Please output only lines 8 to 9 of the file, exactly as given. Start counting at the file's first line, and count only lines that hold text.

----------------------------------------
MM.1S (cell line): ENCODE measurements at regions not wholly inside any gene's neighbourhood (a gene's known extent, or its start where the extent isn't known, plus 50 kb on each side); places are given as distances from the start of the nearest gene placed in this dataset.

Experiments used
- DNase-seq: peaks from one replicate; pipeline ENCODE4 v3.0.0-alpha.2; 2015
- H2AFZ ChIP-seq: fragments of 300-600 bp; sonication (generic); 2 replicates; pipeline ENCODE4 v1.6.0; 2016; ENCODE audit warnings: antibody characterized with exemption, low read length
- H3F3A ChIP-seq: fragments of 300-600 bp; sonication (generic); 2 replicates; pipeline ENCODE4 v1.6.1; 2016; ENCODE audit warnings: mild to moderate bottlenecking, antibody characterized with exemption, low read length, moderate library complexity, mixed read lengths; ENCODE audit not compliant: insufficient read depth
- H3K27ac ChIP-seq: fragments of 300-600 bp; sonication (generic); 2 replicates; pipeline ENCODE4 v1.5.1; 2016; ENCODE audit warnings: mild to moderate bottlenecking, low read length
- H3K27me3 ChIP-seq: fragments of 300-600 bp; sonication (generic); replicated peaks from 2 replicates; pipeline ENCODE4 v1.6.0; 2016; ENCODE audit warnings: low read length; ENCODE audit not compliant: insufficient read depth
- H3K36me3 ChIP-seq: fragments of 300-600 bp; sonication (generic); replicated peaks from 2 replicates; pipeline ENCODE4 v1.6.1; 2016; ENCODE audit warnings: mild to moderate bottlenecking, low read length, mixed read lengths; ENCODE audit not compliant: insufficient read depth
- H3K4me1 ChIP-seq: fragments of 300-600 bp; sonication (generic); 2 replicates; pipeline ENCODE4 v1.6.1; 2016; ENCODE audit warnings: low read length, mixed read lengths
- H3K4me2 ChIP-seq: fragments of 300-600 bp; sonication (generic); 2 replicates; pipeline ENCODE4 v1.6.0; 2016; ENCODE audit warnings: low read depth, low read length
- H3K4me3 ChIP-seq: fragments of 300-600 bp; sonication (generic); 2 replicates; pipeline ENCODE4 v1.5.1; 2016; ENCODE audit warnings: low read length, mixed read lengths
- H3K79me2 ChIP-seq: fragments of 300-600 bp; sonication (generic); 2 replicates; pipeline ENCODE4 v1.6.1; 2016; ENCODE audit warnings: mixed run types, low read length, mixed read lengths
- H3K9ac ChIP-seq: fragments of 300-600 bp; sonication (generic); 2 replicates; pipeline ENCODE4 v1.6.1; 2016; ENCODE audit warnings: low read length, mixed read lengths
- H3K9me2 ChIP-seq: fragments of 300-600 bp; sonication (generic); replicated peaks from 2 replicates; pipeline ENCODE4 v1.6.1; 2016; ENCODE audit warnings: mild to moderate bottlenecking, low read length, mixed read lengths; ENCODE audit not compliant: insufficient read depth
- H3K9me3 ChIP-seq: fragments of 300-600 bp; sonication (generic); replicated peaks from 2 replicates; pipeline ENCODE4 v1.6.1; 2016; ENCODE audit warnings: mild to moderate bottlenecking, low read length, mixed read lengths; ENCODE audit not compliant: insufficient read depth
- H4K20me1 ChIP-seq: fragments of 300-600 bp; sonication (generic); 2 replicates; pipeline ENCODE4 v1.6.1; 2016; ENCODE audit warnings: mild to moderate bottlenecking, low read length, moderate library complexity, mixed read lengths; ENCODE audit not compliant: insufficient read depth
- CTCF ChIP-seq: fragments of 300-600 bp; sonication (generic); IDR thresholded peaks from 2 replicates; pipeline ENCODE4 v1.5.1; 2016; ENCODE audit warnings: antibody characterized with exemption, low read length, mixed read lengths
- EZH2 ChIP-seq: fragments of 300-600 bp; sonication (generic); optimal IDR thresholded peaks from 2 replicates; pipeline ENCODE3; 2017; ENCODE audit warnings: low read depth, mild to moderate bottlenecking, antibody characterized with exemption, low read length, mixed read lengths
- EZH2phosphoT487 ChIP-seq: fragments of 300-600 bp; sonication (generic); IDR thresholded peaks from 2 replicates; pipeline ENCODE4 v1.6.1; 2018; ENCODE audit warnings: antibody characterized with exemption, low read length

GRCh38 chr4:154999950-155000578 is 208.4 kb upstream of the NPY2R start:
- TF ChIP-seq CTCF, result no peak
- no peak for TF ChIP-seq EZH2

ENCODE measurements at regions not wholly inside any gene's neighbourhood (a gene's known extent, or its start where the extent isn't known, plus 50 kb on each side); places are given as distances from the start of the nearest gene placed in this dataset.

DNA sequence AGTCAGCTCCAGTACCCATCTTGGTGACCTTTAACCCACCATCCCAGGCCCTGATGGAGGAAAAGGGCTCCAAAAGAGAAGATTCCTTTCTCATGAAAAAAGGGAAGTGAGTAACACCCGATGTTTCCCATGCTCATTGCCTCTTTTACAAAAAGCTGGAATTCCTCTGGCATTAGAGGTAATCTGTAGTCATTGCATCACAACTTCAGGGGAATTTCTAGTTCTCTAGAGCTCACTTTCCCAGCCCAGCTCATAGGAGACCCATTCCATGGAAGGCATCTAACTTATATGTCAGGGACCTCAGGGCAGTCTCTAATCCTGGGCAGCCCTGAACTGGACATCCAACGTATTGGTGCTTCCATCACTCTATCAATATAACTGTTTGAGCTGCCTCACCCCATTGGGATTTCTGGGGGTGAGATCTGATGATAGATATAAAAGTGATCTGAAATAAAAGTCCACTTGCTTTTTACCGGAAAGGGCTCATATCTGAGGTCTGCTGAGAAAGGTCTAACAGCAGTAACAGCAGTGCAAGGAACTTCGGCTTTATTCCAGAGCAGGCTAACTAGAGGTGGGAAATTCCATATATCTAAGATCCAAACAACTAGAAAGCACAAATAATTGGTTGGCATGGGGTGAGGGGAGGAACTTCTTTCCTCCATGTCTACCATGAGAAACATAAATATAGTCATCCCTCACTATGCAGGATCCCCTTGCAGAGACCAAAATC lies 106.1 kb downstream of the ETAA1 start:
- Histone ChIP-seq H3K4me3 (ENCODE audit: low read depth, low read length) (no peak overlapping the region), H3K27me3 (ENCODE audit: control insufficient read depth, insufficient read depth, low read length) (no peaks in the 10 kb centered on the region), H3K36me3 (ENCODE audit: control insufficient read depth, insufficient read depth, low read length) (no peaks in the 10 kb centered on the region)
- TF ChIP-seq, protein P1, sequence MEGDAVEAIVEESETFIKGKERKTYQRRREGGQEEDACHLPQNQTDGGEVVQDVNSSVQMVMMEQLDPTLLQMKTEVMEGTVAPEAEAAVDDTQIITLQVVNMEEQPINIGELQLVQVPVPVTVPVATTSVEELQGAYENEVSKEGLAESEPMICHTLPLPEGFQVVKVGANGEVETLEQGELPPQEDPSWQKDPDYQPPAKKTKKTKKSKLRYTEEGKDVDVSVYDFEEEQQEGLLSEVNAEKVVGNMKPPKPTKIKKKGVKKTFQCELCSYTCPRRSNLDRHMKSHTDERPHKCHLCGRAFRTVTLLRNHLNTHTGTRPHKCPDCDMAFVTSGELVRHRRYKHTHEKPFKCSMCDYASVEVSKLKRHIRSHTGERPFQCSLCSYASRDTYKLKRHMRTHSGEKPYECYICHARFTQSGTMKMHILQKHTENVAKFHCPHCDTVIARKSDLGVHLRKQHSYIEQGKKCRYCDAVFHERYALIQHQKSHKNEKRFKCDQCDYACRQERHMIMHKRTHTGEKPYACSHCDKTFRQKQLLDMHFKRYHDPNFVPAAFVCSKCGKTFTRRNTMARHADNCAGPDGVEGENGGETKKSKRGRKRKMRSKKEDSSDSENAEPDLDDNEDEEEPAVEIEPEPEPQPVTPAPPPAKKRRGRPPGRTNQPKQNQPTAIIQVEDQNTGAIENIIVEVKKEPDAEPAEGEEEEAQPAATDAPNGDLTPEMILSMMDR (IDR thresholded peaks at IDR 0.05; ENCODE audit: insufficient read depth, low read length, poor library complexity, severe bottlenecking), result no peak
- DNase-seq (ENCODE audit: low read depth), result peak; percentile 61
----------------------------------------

- H3K36me3 ChIP-seq: fragments of 300-600 bp; sonication (generic); replicated peaks from 2 replicates; pipeline ENCODE4 v1.6.1; 2016; ENCODE audit warnings: mild to moderate bottlenecking, low read length, mixed read lengths; ENCODE audit not compliant: insufficient read depth
- H3K4me1 ChIP-seq: fragments of 300-600 bp; sonication (generic); 2 replicates; pipeline ENCODE4 v1.6.1; 2016; ENCODE audit warnings: low read length, mixed read lengths